Robert J. Sawyer

Robert J. Sawyer is one of only eight writers ever to win all three of the science-fiction field’s top awards for best novel of the year: the Hugo (which he won in 2003 for Hominids), the Nebula (which he won in 1996 for The Terminal Experiment), and the John W. Campbell Memorial Award (which he won in 2006 for Mindscan). In 2014, he was won of the initial inductees in the Canadian Science Fiction and Fantasy Hall of Fame, and in 2016 he was made a Member of the Order of Canada, the highest civilian honor bestowed by the Canadian government. According to Locus, he has won more awards as a science fiction or fantasy novelist than anyone else in the history of those genres.

The ABC TV series FlashForward was based on his Aurora Award-winning novel of the same name, and he serves as consultant on the TV series and wrote the 19th episode, “Course Correction.” He also wrote the teleplays for “To Boldly Go,” the two-part series finale for the popular Star Trek Continues web series.

Rob’s other novels include Starplex, Frameshift, Factoring Humanity, Calculating God, Humans, Rollback, and Wake, all of which were Hugo Award finalists; in total he’s authored 23 novels. His latest is Quantum Night.

In 2008, Rob won China’s Galaxy Award, that country’s top honor in SF, for “Most Popular Foreign Author.” He’s won Japan’s top SF award, the Seiun, for best foreign novel three times, and Spain’s 6,000-euro Premio UPC de Ciencia Ficción an unprecedented three times as well. In addition, he’s won Analog’s Analytical Laboratory Award, the Crime Writers of Canada’s Arthur Ellis Award, and Science Fiction Chronicle’s Reader Award, all for best short story of the year.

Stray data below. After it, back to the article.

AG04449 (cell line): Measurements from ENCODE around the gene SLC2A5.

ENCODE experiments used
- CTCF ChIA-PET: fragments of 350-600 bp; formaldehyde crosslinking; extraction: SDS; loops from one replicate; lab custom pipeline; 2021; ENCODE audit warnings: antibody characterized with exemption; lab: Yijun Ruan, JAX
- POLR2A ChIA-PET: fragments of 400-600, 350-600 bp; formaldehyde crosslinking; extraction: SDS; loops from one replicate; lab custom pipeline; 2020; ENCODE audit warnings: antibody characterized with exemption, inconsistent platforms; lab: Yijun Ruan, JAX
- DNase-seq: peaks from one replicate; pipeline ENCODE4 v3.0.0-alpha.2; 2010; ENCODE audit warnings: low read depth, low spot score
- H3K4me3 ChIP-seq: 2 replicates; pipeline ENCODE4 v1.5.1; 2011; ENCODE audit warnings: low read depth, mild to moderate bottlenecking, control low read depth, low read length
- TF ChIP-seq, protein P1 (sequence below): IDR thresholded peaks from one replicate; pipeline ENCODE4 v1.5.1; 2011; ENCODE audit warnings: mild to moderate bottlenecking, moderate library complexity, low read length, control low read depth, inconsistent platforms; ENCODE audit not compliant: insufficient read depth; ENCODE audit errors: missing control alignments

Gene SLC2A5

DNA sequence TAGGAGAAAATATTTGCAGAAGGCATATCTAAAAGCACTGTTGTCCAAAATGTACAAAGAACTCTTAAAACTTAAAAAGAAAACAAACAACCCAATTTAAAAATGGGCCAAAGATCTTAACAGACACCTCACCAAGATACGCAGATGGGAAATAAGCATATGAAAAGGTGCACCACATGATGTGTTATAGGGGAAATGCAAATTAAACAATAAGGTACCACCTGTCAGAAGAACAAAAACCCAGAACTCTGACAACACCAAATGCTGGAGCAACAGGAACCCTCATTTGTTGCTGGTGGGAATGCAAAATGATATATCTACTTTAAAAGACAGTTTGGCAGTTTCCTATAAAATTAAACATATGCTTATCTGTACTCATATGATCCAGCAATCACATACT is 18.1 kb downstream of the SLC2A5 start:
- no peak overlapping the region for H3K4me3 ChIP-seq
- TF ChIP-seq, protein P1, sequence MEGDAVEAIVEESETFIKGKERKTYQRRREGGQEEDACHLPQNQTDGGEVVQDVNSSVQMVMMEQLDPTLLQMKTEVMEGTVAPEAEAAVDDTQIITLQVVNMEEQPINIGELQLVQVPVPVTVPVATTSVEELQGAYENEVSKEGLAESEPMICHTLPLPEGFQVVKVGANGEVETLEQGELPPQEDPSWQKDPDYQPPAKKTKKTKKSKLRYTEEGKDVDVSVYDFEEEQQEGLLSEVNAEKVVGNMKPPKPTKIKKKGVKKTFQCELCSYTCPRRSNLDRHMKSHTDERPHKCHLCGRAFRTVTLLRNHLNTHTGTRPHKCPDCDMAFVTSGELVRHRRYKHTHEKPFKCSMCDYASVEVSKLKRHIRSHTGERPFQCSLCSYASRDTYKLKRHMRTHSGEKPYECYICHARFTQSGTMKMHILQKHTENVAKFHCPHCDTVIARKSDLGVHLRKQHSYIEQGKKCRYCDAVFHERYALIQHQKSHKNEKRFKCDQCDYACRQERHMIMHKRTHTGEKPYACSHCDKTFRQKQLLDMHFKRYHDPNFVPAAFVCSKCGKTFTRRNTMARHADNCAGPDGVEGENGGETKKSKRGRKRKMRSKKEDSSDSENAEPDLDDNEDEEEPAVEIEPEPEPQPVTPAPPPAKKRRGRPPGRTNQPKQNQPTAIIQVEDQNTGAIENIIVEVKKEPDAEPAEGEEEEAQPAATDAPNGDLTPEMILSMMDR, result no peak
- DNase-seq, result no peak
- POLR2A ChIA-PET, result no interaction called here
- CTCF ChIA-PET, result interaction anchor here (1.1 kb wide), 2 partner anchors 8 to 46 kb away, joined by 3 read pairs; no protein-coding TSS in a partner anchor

Rob has been called “the dean of Canadian science fiction” (by The Ottawa Citizen), “Canada’s answer to Michael Crichton” (by The Toronto Star) and “just about the best science fiction writer out there” (by the Denver Rocky Mountain News). SF Site says he has “undoubtedly cemented his reputation as one of the foremost science fiction writers of our generation,” and The New York Review of Science Fiction calls him “a gentle giant of a writer.”

He was the first science fiction author to have a website (at sfwriter.com), was a pioneer of giving away fiction online (doing so since 1995).